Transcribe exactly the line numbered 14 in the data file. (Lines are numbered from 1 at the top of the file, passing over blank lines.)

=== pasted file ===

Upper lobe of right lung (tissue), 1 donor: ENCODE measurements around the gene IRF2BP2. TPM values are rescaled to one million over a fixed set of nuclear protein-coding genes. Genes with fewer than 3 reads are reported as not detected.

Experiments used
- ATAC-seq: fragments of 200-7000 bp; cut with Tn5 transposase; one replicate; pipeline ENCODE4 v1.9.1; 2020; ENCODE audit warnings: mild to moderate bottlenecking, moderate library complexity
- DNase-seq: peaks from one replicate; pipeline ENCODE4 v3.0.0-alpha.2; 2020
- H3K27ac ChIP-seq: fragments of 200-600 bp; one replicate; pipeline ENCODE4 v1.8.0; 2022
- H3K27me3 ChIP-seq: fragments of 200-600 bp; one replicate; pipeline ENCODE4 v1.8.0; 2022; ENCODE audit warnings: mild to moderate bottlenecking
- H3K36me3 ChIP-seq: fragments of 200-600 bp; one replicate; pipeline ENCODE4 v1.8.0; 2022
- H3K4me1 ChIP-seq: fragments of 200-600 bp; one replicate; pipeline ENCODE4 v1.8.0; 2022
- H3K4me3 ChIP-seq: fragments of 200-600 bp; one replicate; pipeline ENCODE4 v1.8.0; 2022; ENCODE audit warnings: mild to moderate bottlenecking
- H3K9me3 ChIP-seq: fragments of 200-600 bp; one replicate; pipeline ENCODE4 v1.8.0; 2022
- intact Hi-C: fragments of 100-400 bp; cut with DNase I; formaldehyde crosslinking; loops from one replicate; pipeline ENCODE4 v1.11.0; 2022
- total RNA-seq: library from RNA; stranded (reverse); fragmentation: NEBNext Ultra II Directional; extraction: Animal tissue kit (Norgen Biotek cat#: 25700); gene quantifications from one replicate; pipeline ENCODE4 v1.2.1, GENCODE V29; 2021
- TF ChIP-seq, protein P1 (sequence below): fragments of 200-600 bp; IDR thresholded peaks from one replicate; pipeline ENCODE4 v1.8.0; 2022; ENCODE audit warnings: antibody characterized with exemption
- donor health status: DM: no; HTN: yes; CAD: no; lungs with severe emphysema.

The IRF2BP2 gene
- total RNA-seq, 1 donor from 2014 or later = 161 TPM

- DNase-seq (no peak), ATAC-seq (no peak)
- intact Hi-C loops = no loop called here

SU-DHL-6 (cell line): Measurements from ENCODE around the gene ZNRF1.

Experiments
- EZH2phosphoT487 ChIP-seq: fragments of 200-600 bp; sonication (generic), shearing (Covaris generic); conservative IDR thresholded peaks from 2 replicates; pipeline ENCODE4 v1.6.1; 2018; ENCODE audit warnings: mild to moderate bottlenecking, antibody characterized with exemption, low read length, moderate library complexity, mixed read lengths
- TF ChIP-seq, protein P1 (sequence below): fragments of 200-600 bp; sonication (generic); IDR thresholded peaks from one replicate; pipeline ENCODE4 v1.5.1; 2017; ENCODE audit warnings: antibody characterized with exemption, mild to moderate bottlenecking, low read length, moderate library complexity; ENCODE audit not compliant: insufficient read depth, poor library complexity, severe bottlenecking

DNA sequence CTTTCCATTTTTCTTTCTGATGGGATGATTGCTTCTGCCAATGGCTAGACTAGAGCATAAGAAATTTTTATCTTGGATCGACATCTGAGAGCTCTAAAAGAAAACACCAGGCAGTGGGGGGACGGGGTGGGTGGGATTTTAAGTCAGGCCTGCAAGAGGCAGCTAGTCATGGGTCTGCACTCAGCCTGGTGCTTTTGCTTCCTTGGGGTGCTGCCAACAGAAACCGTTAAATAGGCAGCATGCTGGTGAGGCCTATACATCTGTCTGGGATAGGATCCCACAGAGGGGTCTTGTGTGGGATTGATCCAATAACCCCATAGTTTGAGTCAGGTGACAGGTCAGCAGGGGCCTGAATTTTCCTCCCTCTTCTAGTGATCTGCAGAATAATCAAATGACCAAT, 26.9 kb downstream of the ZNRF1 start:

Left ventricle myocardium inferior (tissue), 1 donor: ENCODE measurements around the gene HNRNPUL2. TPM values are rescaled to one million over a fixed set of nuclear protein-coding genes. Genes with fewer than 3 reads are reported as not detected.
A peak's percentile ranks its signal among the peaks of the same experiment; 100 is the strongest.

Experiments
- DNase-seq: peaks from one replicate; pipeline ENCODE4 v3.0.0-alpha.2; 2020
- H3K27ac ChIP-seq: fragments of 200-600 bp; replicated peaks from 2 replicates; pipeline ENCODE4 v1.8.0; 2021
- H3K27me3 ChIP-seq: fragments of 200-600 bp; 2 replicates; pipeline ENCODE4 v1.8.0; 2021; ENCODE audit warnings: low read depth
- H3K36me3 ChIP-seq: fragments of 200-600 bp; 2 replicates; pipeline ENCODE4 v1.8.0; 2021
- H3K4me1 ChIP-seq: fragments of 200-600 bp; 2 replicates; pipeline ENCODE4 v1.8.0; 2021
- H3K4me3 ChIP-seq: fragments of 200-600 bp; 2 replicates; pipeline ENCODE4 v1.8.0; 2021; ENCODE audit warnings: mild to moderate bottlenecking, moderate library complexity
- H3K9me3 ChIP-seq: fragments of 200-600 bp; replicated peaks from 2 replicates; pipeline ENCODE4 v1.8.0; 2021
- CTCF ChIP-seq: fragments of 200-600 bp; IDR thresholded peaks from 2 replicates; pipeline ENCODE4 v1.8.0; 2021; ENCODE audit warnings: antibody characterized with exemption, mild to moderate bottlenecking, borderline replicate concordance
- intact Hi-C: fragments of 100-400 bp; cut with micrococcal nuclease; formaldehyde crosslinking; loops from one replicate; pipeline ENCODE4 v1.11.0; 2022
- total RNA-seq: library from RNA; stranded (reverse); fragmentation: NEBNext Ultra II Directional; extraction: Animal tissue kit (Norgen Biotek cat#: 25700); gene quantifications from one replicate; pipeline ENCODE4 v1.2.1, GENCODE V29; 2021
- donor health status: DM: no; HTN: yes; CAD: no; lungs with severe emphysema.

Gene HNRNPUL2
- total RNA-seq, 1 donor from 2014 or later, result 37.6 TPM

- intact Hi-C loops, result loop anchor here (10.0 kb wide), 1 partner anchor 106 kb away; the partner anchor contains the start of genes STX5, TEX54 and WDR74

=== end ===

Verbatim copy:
- donor health status: DM: no; HTN: yes; CAD: no; lungs with severe emphysema.